Baptism was the rite by which the convert was formally admitted to the church (Acts 2: 41). Baptism was by the command of Christ and was performed in the name "of the Father and of the Son and of the Holy Spirit" (Matt. 28: 19); it was-and is-the outward sign of the inward cleansing and is to be administered to all Christians.

From the earliest days of the Church until Vatican II, the Mass was described as having two parts - the “Mass of the Catechumens” and the “Secret”. Today’s Mass is divided into the Liturgy of the Word and the Liturgy of the Eucharist.  The Mass of the catechumens was open to the public, but the “Secret” (Liturgy of the Eucharist) was restricted to those who had committed their lives to Christ and had been baptized.

The eucharistic celebration was not only a part of the secret, but the central point in it. The observance of this feast was also by the command of Christ, who said, "This do in remembrance of Me". His body was broken for us; His blood was shed for the remission of our sins. The expression of the "breaking of bread" in Acts 2:42 has reference to something more than a common meal. It was a religious act, a sacrament (1 Cor. 10:16).

There seems to have been at first a daily eucharistic celebration (Acts 2:46), but later it seems to have been observed on the first day of the week (Acts 20:7). At first also it was held in the evening at the close of a meal eaten in common, following the example of Christ and His disciples. The meal was called the Agape--or love feast-and was afterwards separated from the Eucharist. The eucharistic celebration was held in the early morning while the common meal was eaten in the evening. Now the celebration of the Eucharist is by itself a result foreshadowed in Paul's advice to the Corinthian Christians when he saw the abuses, which grew out of the meal eaten in common. The significance of this sacrament was deepened and intensified in the minds and hearts of the Christians, as its great spiritual meaning was more and more clearly understood. This was, as it still is today, the central point of worship in the apostolic age.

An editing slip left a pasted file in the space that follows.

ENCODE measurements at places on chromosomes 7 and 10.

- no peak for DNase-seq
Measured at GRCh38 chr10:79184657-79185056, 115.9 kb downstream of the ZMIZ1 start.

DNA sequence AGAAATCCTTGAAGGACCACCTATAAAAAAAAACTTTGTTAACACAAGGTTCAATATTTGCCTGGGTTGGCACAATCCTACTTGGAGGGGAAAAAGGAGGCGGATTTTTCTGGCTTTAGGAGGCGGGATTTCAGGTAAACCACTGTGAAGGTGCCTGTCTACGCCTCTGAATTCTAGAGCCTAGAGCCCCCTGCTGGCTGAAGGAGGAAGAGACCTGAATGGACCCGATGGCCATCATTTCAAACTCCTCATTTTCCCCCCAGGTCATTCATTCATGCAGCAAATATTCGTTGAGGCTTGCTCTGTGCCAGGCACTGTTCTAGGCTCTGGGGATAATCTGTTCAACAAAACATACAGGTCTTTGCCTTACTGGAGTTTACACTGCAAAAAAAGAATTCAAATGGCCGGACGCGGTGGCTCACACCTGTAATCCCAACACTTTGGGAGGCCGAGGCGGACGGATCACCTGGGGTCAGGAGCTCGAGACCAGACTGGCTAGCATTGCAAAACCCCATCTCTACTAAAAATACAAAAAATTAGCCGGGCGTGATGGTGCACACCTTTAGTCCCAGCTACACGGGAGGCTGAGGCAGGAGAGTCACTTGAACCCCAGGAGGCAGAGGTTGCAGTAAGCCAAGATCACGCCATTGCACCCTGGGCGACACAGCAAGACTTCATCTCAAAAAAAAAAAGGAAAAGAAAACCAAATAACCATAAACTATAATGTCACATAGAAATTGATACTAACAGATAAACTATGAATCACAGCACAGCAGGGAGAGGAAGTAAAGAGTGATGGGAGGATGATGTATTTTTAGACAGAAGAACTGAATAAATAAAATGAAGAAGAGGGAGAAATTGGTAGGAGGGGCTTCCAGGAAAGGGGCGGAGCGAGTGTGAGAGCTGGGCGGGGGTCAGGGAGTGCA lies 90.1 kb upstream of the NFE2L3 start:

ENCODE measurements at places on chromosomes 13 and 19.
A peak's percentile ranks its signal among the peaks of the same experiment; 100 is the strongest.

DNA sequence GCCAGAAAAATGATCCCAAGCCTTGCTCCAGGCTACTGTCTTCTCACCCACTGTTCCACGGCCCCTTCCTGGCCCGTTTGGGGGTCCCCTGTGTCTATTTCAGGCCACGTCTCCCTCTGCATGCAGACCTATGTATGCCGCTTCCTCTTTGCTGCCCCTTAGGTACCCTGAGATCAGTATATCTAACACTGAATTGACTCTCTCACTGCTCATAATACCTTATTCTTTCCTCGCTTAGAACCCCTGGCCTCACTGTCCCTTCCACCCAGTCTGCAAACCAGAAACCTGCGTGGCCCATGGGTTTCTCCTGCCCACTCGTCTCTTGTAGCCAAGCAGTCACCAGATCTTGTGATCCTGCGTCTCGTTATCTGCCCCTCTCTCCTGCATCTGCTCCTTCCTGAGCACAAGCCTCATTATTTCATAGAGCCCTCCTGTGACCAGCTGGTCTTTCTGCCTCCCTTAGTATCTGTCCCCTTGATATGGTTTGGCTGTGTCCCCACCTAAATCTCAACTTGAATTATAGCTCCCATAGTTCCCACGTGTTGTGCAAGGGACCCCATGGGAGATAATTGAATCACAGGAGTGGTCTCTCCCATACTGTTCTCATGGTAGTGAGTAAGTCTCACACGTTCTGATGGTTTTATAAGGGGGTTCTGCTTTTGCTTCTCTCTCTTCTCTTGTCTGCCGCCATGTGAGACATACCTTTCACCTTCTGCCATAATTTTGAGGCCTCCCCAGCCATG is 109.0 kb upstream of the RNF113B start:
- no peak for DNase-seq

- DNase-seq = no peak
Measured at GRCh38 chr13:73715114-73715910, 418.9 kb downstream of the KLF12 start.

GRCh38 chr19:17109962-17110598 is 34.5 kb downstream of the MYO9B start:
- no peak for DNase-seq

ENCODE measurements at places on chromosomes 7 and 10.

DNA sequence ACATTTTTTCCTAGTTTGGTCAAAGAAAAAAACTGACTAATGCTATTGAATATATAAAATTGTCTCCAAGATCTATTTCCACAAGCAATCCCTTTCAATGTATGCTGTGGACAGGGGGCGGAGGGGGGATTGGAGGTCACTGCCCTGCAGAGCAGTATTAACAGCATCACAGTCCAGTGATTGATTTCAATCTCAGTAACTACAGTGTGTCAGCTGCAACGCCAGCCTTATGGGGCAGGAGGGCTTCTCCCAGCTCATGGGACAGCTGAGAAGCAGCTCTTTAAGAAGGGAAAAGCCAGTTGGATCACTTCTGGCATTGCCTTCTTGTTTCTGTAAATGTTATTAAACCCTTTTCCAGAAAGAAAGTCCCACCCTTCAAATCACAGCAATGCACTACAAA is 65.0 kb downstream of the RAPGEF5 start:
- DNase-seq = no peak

If we look at the textual testimony, as it stands in the New Testament and also that of the early Christian writers, we find that God, the Father, was exalted and worshipped and Jesus Christ, His Son, and the Holy Spirit. The baptismal formulas were in the names of the three in one.

Christ was the Lord and Savior who had come from the Father, who had appeared on the earth in bodily form and was, after His ascension, still with the disciples comforting, leading and blessing not only them but all who had faith in Him and called upon His name.

The centrality of the worship in Christ is very plainly stated by Paul, "That every tongue should confess that Jesus Christ is Lord, to the glory of the Father" (Phil. 2:11; 5-11; Col. 1:13-21).

The exaltation of Christ exalted the lives of the worshippers; they died to the old lives of sin and strove to be renewed in the purity and holiness of the life of the Master whom they served and revered. The good results of the new worship were so plain and manifest that they were a marvel to many heathen writers. To those most zealous in the performance of their duties of worship came the largest results.

 

© 2004 – Victor R. Claveau

 

Part or all of this article may be reproduced without obtaining permission as long as the author is cited.

 

"Surely to obey in simple tranquility and

unsolicitous confidence, is the noblest

conceivable worship he can pay to the Creator."

Card. Newman: Sermons Preached on Various Occasions. (19th cent.)